Former Law Firm Clerk Resentenced To 37 Months In Prison For Role In $2 Million Insider Trading Scheme
TRENTON, N.J. - The former managing clerk for an international law firm was resentenced today to 37 months in prison for stealing sensitive, confidential information from the law firm for use in a five-year insider trader scheme that yielded net profits of more than $2 million, U.S. Attorney Craig Carpenito announced.
Steven Metro, 44, formerly of Katonah, New York, was sentenced today to 37 months in prison. U.S. District Judge Michael A. Shipp imposed the sentence in Trenton federal court.
In November 2015, Metro pleaded guilty to the first two counts of an indictment charging him with securities fraud and conspiracy to commit securities and tender offer fraud, and was sentenced to 46 months in prison in September 2016. Metro appealed his sentence to the U.S. Court of Appeals for the Third Circuit, which vacated Metro’s sentence in February 2018 and remanded the case to the District Court for resentencing after further factual findings pertaining to the total loss amount attributable to Metro.
According to documents filed in this case and statements made in court:
From 2009 to 2013, Metro stole material nonpublic information from Simpson Thacher & Bartlett LLP related to corporate transactions, such as mergers and acquisitions or tender offers, in which the firm represented a party or financial advisor to the transaction. As the firm’s managing clerk, Metro did not personally work on most of these transactions. Instead, Metro stole the inside information by scouring the firm’s computer system for client names and the keywords “merger agreement,” “bid letter,” “engagement letter,” and “due diligence.”
After obtaining the inside information, Metro would meet his friend, Frank Tamayo, 44, of Brooklyn, New York, at a bar, coffee shop, or other location near their respective workplaces in midtown Manhattan. During these meetings, Metro provided Tamayo material information pertaining to, among other things, the names and/or ticker symbols of the companies whose securities should be purchased. Tamayo would write the security’s ticker symbol on a small piece of paper or napkin and commit the rest of the inside information to memory.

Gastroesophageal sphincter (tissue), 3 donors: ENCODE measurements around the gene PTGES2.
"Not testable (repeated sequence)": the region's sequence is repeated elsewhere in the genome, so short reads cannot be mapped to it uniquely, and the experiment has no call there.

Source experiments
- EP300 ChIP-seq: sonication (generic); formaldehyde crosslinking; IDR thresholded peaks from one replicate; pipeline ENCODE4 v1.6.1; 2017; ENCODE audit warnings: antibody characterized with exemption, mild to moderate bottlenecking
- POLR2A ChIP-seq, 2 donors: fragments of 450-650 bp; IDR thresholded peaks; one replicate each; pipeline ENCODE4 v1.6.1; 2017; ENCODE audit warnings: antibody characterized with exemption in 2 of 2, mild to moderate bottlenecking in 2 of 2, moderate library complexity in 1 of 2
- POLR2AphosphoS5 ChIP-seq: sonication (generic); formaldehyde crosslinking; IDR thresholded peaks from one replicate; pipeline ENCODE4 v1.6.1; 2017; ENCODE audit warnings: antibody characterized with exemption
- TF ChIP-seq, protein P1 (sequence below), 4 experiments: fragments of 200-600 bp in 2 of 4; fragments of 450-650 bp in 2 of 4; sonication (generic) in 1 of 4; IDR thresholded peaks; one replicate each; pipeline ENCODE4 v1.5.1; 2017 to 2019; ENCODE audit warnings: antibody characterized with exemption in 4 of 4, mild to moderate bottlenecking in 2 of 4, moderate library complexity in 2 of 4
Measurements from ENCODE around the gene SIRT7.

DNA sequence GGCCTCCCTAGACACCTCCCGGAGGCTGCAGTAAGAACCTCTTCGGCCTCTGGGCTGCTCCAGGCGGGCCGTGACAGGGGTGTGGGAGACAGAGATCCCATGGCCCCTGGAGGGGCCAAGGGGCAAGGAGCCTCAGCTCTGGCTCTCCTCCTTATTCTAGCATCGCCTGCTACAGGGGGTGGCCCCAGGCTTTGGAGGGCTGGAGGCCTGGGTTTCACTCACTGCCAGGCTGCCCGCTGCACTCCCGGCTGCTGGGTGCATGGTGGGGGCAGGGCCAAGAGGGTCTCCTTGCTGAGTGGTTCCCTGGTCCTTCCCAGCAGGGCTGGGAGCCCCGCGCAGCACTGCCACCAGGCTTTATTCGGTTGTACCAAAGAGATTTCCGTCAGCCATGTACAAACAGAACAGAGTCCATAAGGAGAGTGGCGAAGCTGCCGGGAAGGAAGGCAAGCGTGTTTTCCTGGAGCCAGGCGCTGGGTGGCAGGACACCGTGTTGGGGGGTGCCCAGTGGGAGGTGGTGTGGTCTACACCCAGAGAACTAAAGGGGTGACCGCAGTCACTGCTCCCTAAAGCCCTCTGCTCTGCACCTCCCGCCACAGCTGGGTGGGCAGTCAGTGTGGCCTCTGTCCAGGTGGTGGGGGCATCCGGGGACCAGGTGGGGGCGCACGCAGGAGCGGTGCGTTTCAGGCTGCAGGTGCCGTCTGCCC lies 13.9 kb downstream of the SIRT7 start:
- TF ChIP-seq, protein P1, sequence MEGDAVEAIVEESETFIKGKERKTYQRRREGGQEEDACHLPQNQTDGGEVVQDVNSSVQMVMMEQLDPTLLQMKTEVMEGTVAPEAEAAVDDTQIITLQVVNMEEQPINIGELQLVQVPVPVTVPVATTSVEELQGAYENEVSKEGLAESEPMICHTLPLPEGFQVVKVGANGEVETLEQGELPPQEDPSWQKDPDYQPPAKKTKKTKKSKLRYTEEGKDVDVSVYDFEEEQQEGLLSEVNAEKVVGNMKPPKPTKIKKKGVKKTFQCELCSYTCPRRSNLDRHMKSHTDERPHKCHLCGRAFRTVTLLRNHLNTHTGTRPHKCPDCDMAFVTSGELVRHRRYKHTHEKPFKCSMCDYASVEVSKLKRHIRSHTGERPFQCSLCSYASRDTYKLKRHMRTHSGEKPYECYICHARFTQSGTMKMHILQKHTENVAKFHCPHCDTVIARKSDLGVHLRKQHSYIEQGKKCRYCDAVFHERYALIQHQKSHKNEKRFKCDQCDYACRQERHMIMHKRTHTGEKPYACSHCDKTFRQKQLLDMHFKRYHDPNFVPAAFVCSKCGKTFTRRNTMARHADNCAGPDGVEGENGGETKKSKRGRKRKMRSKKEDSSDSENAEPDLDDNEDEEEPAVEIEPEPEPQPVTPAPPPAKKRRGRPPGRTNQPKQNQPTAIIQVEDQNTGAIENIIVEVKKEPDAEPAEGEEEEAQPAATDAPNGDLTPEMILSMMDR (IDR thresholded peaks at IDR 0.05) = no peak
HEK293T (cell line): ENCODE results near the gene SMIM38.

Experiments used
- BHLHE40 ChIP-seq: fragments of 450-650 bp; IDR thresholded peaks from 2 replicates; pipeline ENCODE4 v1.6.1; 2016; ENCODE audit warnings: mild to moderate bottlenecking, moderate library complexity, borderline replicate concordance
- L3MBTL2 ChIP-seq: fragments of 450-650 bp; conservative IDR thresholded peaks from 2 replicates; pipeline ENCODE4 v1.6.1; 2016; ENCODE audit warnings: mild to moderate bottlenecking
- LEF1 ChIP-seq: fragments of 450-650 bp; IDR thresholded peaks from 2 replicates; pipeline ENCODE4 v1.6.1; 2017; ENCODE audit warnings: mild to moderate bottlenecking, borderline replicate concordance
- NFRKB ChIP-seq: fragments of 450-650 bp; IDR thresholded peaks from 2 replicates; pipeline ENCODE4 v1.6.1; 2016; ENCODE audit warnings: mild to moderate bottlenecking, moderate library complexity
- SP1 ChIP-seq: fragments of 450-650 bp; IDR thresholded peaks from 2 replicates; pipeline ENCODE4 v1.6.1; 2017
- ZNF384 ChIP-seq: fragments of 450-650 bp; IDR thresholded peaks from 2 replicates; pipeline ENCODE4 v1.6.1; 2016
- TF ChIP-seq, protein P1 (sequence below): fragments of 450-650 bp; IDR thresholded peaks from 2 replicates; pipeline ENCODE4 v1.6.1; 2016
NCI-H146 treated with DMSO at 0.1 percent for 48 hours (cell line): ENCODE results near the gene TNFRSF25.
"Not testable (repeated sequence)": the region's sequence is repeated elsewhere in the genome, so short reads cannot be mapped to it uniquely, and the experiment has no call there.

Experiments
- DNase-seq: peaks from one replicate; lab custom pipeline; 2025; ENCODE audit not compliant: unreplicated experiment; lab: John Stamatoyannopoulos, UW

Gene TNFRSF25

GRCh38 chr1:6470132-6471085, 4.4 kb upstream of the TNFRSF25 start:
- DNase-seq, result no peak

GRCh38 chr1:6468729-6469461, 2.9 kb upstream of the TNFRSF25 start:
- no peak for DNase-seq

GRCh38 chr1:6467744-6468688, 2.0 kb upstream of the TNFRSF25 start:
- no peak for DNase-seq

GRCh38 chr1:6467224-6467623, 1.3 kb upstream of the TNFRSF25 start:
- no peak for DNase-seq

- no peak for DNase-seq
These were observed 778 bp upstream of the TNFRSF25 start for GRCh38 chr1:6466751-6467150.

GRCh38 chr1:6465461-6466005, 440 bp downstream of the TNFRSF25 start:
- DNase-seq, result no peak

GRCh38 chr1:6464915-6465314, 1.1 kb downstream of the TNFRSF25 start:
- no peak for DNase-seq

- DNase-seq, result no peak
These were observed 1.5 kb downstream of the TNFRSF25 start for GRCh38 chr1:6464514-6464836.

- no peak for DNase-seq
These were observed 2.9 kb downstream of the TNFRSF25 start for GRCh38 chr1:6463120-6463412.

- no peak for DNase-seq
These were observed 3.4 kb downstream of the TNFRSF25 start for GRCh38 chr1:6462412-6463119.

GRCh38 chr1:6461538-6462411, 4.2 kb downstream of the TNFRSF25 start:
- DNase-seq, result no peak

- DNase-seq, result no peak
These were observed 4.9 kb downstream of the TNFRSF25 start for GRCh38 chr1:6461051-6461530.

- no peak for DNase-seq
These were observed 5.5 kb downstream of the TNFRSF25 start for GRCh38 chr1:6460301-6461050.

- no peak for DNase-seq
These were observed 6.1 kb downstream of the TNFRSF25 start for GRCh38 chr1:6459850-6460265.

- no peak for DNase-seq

Afterwards, Tamayo would meet Vladimir Eydelman, 46, formerly of Colts Neck, New Jersey, usually at a location near Eydelman’s workplace, such as at the large clock in New York City’s Grand Central Terminal. Tamayo would show Eydelman the paper or napkin with the ticker symbol of the company whose securities should be purchased. After Eydelman memorized the ticker symbol, Tamayo would place the paper or napkin into his mouth and chew it until it was destroyed.
After receiving the inside information provided by Metro, whom Eydelman knew as Tamayo’s “source,” Eydelman then purchased securities for himself, family members, friends, and clients, including Tamayo. Eydelman quickly sold the shares and covered any positions once the relevant deal was publicly announced and the stock price rose.
Throughout the course of the approximately five-year scheme, Tamayo reinvested the approximately $7,000 in profits that Metro made on the first deal, and updated Metro on the running balance of his profits from the insider trading scheme. As of October 2013, by which time the conspirators had traded ahead of at least 13 planned corporate transactions, Metro’s share of the profits had reached approximately $168,000. Metro sought to “cash out” his share of the accrued profits from the insider trading scheme, pressing Tamayo to “liberate some cash” during a meeting in January 2014. Eydelman paid approximately $7,000 in cash to Tamayo in February 2014, with the expectation that Tamayo would use the cash to compensate his law firm source – i.e., Metro – for providing them the inside information.
By exploiting the information that Metro stole from the firm, Metro, Tamayo and Eydelman personally, or on behalf of close affiliates, such as family members, netted more than $2 million in illicit profits over five years.
In addition to the prison term, Judge Shipp sentenced Metro to three years of supervised release.
U.S. Attorney Carpenito credited special agents of the FBI, under the direction of Special Agent in Charge Gregory W. Ehrie in Newark, with the investigation. He also thanked the U.S. Securities and Exchange Commission’s New York Regional Office, under the direction of Regional Director Marc P. Berger and Senior Associate Regional Director Sanjay Wadhwa, for its assistance
The government is represented by Assistant U.S. Attorney Shirley U. Emehelu, Chief of the Asset Recovery and Money Laundering Unit, Senior Litigation Counsel R. Joseph Gribko of the U.S. Attorney’s Office in Trenton, and Senior Litigation Counsel Barbara A. Ward of the Asset Recovery and Money Laundering Unit.
Defense counsel: Lawrence S. Lustberg Esq., and Anne M. Collar Esq., Newark